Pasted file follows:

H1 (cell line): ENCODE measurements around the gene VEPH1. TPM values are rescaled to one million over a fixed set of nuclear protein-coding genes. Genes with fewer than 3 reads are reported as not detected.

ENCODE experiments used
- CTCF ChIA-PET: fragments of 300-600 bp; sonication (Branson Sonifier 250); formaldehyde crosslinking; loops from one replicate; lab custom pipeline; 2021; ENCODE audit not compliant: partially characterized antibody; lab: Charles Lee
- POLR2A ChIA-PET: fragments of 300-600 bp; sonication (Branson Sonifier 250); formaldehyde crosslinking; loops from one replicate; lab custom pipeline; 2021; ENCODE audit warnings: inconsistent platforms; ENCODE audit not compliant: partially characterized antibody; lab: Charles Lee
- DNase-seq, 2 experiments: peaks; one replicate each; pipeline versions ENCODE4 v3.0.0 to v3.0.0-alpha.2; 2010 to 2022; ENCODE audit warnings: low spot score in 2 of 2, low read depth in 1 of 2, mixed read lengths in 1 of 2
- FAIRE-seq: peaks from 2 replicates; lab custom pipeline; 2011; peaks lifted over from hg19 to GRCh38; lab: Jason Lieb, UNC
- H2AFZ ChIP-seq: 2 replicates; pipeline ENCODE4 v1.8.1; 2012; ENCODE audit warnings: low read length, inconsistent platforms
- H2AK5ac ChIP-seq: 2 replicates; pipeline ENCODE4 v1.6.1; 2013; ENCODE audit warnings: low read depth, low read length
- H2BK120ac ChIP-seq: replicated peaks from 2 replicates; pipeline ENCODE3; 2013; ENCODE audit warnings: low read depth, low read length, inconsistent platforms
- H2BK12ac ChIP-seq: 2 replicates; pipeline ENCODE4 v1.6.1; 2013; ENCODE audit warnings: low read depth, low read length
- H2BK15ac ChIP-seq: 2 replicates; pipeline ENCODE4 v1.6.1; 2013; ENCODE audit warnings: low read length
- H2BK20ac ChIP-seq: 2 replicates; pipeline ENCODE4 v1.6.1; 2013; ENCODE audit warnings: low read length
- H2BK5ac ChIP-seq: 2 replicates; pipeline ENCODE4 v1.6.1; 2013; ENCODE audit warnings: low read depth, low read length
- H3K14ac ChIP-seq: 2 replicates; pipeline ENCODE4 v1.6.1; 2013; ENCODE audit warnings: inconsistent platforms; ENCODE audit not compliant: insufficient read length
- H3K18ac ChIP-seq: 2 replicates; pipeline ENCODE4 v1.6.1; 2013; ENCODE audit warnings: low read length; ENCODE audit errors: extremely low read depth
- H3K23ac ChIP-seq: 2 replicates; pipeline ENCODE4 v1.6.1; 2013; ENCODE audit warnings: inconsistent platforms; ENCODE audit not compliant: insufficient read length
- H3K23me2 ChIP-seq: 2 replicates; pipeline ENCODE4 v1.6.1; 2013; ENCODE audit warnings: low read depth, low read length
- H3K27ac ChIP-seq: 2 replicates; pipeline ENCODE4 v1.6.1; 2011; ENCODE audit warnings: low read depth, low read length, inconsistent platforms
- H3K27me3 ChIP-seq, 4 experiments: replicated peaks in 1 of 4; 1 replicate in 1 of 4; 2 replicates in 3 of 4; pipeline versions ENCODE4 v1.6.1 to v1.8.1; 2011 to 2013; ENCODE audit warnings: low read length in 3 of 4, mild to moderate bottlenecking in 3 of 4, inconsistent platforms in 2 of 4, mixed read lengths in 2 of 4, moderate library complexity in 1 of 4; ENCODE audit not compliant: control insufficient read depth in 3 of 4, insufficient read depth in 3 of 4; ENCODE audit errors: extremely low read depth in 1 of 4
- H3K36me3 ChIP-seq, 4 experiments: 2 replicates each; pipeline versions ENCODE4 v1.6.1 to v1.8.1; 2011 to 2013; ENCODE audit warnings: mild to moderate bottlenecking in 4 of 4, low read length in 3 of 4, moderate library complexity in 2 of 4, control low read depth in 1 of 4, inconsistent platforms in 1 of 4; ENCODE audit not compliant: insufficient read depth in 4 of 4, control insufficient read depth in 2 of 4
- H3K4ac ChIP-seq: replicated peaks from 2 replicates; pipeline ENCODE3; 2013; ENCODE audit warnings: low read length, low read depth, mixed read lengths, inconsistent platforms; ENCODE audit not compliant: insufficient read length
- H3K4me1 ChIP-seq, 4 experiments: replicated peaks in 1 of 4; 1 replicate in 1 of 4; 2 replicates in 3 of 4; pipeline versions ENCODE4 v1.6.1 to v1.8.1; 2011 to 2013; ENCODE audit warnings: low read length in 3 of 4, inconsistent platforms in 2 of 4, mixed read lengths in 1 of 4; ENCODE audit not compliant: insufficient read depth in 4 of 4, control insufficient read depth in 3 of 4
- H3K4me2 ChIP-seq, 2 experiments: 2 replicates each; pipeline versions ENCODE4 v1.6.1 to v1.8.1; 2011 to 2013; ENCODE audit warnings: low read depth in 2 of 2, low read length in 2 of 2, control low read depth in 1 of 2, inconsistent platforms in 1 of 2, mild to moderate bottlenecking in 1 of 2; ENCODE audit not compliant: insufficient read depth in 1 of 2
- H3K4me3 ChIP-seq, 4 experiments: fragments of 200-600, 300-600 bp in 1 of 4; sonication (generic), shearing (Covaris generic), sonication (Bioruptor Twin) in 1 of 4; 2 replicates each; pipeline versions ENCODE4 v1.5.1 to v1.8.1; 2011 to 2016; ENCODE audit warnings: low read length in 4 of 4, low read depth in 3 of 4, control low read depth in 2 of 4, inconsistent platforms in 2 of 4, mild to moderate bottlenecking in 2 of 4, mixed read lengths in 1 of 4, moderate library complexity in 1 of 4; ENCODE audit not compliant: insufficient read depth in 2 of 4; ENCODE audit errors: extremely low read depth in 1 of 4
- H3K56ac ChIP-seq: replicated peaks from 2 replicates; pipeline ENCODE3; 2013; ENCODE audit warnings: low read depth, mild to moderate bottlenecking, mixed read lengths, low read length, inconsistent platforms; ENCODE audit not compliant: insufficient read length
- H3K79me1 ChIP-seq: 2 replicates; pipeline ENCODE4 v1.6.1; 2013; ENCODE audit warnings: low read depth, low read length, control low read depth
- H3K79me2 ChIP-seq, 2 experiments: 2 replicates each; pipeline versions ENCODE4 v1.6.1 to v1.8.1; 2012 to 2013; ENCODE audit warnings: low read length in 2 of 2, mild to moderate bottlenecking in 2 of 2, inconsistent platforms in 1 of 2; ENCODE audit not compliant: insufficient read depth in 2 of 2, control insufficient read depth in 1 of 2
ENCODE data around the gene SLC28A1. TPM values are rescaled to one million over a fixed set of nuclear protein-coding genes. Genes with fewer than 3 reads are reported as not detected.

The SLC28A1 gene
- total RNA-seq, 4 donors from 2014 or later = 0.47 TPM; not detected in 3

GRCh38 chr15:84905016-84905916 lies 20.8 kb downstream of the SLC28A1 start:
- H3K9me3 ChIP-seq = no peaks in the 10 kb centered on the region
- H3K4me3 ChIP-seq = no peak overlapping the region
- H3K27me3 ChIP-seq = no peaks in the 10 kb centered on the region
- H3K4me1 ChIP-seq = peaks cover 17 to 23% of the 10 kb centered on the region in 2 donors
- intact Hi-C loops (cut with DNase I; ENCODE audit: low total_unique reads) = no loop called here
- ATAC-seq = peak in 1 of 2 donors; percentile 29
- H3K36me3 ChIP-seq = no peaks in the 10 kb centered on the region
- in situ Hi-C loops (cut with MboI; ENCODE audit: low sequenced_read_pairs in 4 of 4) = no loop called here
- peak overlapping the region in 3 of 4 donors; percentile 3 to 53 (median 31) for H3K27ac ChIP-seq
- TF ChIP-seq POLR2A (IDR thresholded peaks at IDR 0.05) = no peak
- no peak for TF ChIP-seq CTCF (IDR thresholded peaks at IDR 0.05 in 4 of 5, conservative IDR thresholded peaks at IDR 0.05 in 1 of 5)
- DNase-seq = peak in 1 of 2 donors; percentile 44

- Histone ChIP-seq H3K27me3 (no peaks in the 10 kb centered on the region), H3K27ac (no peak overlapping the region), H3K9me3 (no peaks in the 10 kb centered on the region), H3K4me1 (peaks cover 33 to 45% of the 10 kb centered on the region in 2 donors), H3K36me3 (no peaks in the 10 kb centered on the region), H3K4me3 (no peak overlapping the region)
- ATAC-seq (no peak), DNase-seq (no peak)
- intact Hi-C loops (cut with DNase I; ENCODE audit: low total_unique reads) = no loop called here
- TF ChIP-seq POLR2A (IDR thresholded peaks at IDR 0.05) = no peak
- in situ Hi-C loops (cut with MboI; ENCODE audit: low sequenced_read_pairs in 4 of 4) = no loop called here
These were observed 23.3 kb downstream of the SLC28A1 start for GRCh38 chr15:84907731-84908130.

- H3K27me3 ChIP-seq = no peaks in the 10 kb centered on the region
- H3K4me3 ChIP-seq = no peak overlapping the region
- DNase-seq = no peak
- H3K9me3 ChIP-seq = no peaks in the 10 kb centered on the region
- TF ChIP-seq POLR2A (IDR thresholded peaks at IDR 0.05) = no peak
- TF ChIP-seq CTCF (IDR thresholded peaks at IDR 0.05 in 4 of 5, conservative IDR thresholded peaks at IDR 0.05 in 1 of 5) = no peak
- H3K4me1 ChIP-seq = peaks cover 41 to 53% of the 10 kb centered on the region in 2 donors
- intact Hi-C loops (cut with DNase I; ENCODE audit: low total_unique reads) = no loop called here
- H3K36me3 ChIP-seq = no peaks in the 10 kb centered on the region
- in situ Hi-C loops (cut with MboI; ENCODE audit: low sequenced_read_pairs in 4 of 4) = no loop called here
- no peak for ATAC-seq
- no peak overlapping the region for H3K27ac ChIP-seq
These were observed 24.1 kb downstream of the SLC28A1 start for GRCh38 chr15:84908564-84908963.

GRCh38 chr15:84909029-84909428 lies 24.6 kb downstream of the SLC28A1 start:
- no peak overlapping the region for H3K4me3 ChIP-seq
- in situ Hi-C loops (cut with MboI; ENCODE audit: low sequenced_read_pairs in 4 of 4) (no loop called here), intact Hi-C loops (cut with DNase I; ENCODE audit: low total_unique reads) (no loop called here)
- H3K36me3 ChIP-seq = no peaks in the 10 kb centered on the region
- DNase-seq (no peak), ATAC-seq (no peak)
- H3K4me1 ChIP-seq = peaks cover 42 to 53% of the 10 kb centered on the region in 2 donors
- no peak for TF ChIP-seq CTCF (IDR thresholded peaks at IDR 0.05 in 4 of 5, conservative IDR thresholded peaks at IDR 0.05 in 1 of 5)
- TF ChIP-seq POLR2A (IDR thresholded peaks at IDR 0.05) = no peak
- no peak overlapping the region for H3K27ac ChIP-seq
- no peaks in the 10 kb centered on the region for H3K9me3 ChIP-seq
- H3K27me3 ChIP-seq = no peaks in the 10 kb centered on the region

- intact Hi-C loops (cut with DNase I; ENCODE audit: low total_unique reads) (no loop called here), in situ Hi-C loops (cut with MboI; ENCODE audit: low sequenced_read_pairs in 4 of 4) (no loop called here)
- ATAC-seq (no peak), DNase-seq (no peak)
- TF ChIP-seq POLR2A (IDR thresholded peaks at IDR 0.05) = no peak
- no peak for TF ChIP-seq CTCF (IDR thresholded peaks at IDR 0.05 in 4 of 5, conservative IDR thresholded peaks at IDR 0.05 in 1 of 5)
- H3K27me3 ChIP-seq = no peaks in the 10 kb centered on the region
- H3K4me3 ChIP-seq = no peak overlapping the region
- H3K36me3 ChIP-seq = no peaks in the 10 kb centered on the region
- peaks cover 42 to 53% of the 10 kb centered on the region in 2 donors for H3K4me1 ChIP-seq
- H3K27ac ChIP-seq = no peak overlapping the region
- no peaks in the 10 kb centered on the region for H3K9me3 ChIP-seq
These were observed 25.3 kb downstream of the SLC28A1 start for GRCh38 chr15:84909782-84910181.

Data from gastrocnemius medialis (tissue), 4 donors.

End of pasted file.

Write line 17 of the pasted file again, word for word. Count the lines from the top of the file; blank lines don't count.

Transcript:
- H3K23me2 ChIP-seq: 2 replicates; pipeline ENCODE4 v1.6.1; 2013; ENCODE audit warnings: low read depth, low read length